String’s twin remains MIA, which is unfortunate, but on the upside, he is named Sinjin Hawke. Would it be worth it to spend most of your life in a Vietnamese prison camp to be named Sinjin Hawke? I think that’s one of those questions where the answer depends on your own value system. (editor’s note: Erich apparently isn’t familiar with the whole “Saint Johnbeing pronounced as “Sinjin” thing. I can’t say I blame him, since it’s retarded.)

Best non-Borgnine line: I could have used a man like your brother.

This line is given by some toothy Brit who plays the mercenary leader and is addressed to JMV. As written, it is hackneyed at best. The delivery was great though. We could have used a man. Like, your brother. Ouch! Kudos to you, English guy whose name IMDB will not reveal.

Episode 8: Flight #091 is Missing

This one sort of reminded me of a Margaret Atwood short story, “A Travel Piece.” The premise is basically the same: people trapped at sea after an airline crash with no hope of rescue. This version is better because Airwolf intervenes in one of the stronger episodes of the season. Hijackers land a plane on the water and let it sink, but the way the plane is designed, the water doesn’t leak in. Why doesn’t it float then? You sure ask a lot of questions. The point is that the hijackers have the passengers trapped under water, undetectable, completely at their mercy and with a deadline that cannot be negotiated: the amount of time it will take for the passengers to run out of oxygen.

Caitlin is on board, but I think that is largely to make the scenes in the plane more interesting and that Airwolf would have intervened in this situation regardless of who the passengers were, as this is another mission under the direction of The FIRM. Another brutal moment by the standards of network TV comes when the guys who actually hijack and sink the plane emerge from the ocean in scuba gear, see their partners and start celebrating. “We did it!” “Huzzah!”  Their partners whip out the machine guns, open up on their pals and cut them out of the deal.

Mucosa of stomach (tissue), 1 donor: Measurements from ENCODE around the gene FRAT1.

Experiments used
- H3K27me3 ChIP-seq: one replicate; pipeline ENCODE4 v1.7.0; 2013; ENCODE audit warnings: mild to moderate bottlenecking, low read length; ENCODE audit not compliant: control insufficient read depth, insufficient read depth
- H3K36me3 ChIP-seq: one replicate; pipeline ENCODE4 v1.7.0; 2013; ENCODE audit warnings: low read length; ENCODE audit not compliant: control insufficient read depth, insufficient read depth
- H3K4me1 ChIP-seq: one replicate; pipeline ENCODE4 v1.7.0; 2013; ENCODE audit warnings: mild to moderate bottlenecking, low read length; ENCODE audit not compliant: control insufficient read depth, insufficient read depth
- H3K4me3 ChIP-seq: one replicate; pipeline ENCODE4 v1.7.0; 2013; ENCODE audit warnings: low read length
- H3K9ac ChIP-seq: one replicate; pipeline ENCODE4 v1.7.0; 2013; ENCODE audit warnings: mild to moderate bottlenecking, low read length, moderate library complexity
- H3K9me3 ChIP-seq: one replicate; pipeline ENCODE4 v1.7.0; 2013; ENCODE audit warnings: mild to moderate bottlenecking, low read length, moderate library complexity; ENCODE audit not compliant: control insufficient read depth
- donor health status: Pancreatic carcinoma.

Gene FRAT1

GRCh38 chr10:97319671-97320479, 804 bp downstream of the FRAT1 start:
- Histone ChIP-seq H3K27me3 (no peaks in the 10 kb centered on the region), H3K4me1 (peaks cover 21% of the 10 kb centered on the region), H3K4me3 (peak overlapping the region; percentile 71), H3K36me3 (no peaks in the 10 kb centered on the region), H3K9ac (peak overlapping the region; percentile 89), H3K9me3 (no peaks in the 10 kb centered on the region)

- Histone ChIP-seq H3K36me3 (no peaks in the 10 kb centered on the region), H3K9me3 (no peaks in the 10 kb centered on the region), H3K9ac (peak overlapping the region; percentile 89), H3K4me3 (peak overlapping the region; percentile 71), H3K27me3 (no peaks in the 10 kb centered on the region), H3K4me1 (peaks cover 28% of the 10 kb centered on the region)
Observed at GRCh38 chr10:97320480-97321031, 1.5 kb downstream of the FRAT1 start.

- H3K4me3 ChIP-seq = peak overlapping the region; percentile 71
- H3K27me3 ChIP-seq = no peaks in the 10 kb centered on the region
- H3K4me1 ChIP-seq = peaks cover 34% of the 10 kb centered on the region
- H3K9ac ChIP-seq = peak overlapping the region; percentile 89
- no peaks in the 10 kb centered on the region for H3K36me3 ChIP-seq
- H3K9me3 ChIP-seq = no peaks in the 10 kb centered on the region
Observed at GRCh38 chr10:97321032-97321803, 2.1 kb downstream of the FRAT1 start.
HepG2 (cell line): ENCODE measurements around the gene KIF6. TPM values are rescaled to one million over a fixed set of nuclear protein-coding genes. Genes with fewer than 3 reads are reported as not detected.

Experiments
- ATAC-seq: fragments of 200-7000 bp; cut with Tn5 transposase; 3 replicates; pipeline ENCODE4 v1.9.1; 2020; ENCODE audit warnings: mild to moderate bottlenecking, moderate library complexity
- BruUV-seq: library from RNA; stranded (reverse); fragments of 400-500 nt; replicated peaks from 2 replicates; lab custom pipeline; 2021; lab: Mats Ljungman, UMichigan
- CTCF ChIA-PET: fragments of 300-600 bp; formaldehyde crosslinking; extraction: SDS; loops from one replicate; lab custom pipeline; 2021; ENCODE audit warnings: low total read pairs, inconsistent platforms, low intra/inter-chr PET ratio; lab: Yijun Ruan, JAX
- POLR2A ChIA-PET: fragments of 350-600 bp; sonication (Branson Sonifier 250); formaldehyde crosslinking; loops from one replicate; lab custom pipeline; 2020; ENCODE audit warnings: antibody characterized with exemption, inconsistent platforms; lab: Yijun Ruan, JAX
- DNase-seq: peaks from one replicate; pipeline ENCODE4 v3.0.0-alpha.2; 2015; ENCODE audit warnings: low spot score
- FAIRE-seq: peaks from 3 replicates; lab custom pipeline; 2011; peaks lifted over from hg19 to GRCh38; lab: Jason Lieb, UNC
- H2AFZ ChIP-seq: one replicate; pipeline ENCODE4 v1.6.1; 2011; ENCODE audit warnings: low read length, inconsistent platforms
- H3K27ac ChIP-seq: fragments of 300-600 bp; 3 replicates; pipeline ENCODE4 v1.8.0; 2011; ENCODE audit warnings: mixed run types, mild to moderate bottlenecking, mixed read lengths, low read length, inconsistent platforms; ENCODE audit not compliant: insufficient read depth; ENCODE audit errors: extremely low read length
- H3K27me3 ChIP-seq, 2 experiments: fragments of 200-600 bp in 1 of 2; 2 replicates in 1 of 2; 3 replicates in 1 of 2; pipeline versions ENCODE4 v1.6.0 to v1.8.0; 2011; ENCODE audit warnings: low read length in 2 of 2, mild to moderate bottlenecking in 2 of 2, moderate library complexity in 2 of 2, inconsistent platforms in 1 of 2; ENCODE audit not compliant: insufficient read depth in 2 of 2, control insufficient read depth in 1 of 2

Things that negotiate with terrorists: East coast, Jewish, cosmopolitan experts.

Things that don’t negotiate with terrorists: Airwolf.

Best Borgnine line: Oh, what the heck? Hooray!

Episode 9: Once A Hero

This episode is one of the worst. I assume they dump all the turds into the middle of the season, so I made note of the Best Borgnine Line (BBL) and googled “Airwolf fan fiction” which led to something like this:

A few postcards from the abyss:
Sleeping Beauties by bookworm

On their first mission since Cait’s death, Dominic and Hawke go undercover to bust a drug ring and take a dangerous drug off the street nicknamed Sleeping Beauty.

Jingle Bell Hawke by Maria Thorne

Hawke’s immovable objective – a solitary, brooding holiday – meets an irresistible force of Christmas cheer.
With This Ring, I Thee Wed  by Ladyhawke 620

Story 9 – Takes place after “Regrets”, a place where Airwolf’s crew’s past has a way of meeting with it’s present. We often think about the for better part when we marry, but what about the for worse…?
Rated: T – English – Hurt/Comfort/Romance – Chapters: 15 – Words: 26,539

“For worse,” as in having a wife who writes 26,000 word, “Airwolf” fan fiction pieces? Well, there was one piece that was just short of 200,000 words. And… this:

Airwolf and Twilight Crossover  When The Cullens Found Airwolf


Feel better about yourself?  Because I do not.

BBL: Are you kidding? At these prices, I’ll pop for the sweaters!